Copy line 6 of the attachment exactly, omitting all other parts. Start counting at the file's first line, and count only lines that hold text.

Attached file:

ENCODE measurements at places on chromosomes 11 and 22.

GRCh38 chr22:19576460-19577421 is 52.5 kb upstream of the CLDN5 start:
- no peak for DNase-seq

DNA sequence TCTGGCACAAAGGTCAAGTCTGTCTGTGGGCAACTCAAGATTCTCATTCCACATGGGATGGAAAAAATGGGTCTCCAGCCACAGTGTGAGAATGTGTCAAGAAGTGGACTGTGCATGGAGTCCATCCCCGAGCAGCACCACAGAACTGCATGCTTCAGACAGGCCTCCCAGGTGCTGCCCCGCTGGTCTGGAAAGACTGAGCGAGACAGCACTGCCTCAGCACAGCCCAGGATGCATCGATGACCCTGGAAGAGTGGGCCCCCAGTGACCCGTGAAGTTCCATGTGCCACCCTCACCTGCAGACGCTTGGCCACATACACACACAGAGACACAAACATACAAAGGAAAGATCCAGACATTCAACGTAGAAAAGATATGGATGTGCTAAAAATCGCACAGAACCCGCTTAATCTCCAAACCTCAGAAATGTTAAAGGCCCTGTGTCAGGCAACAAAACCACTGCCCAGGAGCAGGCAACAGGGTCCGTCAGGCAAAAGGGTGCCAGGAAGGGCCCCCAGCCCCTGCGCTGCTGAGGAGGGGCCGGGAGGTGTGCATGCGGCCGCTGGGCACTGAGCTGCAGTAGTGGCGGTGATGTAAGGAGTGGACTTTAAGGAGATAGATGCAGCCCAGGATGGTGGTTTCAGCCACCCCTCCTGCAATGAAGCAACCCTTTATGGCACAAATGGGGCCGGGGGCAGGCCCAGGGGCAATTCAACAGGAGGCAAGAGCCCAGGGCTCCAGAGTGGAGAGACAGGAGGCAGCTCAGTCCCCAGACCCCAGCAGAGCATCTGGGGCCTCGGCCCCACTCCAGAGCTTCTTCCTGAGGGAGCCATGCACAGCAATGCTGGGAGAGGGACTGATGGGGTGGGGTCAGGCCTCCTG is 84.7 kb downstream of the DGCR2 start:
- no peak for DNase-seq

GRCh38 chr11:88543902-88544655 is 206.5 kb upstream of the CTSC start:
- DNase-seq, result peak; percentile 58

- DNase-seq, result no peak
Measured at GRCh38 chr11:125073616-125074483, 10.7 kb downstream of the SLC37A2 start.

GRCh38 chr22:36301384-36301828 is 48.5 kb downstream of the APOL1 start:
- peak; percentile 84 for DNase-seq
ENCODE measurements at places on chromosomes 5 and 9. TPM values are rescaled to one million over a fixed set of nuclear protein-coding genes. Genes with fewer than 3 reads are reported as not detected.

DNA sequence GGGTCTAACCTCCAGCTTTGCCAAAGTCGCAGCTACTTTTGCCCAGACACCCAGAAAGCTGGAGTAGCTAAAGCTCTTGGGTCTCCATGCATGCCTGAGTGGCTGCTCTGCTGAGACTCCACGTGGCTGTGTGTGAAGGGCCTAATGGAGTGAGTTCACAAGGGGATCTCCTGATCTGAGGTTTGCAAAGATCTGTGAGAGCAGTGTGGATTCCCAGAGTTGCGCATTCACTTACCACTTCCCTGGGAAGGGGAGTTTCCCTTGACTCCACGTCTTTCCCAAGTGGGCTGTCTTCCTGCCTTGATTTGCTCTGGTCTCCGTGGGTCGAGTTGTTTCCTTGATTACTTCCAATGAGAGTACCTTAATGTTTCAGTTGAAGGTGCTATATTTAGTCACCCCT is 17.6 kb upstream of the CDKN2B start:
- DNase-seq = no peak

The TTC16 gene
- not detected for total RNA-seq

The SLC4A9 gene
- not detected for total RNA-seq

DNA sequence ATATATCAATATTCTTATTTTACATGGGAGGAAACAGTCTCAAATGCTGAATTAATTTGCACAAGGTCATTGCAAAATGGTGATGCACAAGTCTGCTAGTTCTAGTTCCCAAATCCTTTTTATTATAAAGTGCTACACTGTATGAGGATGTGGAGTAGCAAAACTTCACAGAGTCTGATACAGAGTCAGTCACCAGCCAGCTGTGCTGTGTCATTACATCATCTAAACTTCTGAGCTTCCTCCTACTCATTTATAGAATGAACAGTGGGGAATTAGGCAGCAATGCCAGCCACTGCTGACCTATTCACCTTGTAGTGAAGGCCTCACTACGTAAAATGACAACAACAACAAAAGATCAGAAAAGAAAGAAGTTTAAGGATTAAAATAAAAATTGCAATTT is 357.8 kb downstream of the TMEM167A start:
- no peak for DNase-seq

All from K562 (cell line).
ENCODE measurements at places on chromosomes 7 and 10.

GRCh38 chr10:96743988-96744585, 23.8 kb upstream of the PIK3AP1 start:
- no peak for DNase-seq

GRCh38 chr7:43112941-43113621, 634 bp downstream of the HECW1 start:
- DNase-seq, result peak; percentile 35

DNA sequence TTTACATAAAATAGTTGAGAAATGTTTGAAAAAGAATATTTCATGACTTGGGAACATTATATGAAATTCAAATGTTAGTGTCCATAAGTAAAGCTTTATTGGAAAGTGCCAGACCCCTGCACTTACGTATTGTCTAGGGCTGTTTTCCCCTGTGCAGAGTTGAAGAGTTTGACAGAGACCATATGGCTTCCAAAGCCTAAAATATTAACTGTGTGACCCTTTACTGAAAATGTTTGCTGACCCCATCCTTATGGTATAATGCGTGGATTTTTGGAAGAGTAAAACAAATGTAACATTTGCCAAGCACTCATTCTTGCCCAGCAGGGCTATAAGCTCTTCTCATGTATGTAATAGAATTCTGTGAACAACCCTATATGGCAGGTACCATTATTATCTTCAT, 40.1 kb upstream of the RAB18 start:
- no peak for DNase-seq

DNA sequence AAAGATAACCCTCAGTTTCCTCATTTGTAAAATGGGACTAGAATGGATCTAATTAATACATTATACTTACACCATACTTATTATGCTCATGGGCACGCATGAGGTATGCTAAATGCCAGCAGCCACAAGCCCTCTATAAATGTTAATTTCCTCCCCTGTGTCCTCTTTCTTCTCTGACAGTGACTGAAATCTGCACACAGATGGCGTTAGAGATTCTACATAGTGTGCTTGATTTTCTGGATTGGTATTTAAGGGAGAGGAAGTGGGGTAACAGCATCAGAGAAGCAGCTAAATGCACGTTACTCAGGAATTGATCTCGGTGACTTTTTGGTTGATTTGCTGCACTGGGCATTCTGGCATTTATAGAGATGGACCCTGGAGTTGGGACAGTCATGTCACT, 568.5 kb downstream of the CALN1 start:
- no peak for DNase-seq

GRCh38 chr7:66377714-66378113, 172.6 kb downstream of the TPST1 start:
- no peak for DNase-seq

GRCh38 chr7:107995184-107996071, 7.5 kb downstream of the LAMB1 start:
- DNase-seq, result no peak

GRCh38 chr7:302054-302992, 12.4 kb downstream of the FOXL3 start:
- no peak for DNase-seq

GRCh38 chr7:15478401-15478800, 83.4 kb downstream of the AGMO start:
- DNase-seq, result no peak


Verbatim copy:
GRCh38 chr11:88543902-88544655 is 206.5 kb upstream of the CTSC start: